Film Review: Taylor Lautner Stars in Silly, Ineffective ‘Abduction’

Printer-friendly versionPrinter-friendly versionE-mail page to friendE-mail page to friendPDF versionPDF version
No votes yet

CHICAGO – After the success of “The Twilight Saga: New Moon” and “The Twilight Saga: Eclipse,” Taylor Lautner could have taken any number of paths to breakout with his own star vehicle. He chose to try and fashion himself into an action star, appearing in this weekend’s “Abduction” as a young man discovering he has a very special past. He gets to find love, kick some ass, and even kill some bad guys. And all of it is very, very silly. Oscarman rating: 1.5/5.0
Rating: 1.5/5.0

It may not be the most insightful assessment a critic can offer, but it’s the word that keeps coming to mind regarding “Abduction” – silly. Everything about this movie is increasingly goofy as if director John Singleton (yes, THAT John Singleton, former Oscar nominee for “Boyz N the Hood” now purely a director-for-hire) is more and more annoyed by his own creation as it goes along. The final act features some of the most ridiculous screenwriting of the year with illogical decisions, uninteresting characters, and, well, a lot of silly.

StarRead Brian Tallerico’s full review of “Abduction” in our reviews section.

There’s a whole subgenre of films that play to that teenage dream that our ordinary lives are actually something much greater. What if your parents weren’t just your parents but CIA spies? What if they were holding a dark secret about your past? Nathan (Lautner) starts to suspect his ‘rents (Maria Bello & Jason Isaacs, both well above this material) are hiding something after he sees a picture of a kid that looks like him on a missing persons site. The site morphs toddler photos into what they might look like now and, what do you know, one of ‘em looks like Nathan. And the photo on the site even features a kid wearing the same shirt with the same stain that is handily in Nathan’s drawer (yes, these are the worst CIA handlers EVER at trying to keep secrets).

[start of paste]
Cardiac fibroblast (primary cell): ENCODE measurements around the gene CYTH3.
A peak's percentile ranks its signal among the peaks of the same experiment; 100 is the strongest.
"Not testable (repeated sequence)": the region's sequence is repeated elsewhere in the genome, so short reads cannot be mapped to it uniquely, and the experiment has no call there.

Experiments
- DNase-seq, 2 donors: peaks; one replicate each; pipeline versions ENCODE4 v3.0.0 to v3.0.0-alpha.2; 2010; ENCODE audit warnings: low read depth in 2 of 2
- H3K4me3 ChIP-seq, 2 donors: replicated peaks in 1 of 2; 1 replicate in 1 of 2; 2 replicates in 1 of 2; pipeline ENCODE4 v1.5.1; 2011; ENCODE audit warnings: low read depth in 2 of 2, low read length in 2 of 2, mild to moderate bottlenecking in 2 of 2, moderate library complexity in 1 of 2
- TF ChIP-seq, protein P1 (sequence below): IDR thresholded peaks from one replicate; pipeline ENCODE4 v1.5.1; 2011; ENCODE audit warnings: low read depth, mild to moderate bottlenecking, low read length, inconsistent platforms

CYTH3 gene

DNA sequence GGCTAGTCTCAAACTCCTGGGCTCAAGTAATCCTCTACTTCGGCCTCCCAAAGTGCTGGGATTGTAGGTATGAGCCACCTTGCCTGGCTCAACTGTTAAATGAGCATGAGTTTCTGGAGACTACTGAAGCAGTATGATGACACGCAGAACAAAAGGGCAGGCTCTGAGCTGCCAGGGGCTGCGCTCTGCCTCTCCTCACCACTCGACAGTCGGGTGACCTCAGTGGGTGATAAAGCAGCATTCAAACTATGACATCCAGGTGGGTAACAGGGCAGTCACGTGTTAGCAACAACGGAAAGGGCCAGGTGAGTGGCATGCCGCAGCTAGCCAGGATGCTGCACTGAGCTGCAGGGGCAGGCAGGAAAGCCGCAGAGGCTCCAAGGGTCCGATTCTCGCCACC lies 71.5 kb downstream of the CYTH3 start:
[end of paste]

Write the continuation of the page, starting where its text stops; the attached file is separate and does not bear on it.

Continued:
Before Nathan can really interrogate his parents about what the Hell is going on, mom and dad are dead. Men in black descend on the house, kill them, and send Nathan and his new gal pal Karen (Lily Collins) on the run. Nathan tries to call 911 but gets patched into a questionable CIA head named Burton (Alfred Molina), who orders him to come in. This is when Nathan’s shrink Dr. Bennett (Sigourney Weaver) reveals that she’s another one of the boy’s protectors and that Burton can’t be trusted. Not only are Burton and the CIA after Nathan & Karen but so are some seriously-scary foreign bad guys who want a list that they believe the young man has in his possession.

StarContinue reading for Brian Tallerico’s full “Abduction” review.

“Abduction” stars Taylor Lautner, Lily Collins, Alfred Molina, Sigourney Weaver, Michael Nyqvist, Jason Isaacs, and Maria Bello. It was written by Shawn Christensen and directed by John Singleton. It is rated PG-13 and was released on September 23rd, 2011.

Photo credit: Lionsgate

User Login

Free Giveaway Mailing


  • Adriana Leonard & Carley Marcelle

    CHICAGO – When two passionate content creators got together, they sought not only to produce a work of entertainment, but a higher philosophy within it. Co-Writers/Directors and Executive Producers Adriana Leonard and Carley Marcelle have created “Beta” A Digital Series, and they are about to launch it.

  • Xfinity Watchathon

    CHICAGO – Comcast announced last week that the Xfinity Watchathon Week 2020 will take place from May 11th through the 17th. Included in the free offerings for customers will be the Hulu originals “Little Fires Everywhere” and “The Handmaid’s Tale,” and other original shows from EPIX, STARZ and SHOWTIME channels. The Watchathon will be available on the X1, Flex and Xfinity Stream platforms.

Advertisement on Twitter

archive Top Ten Discussions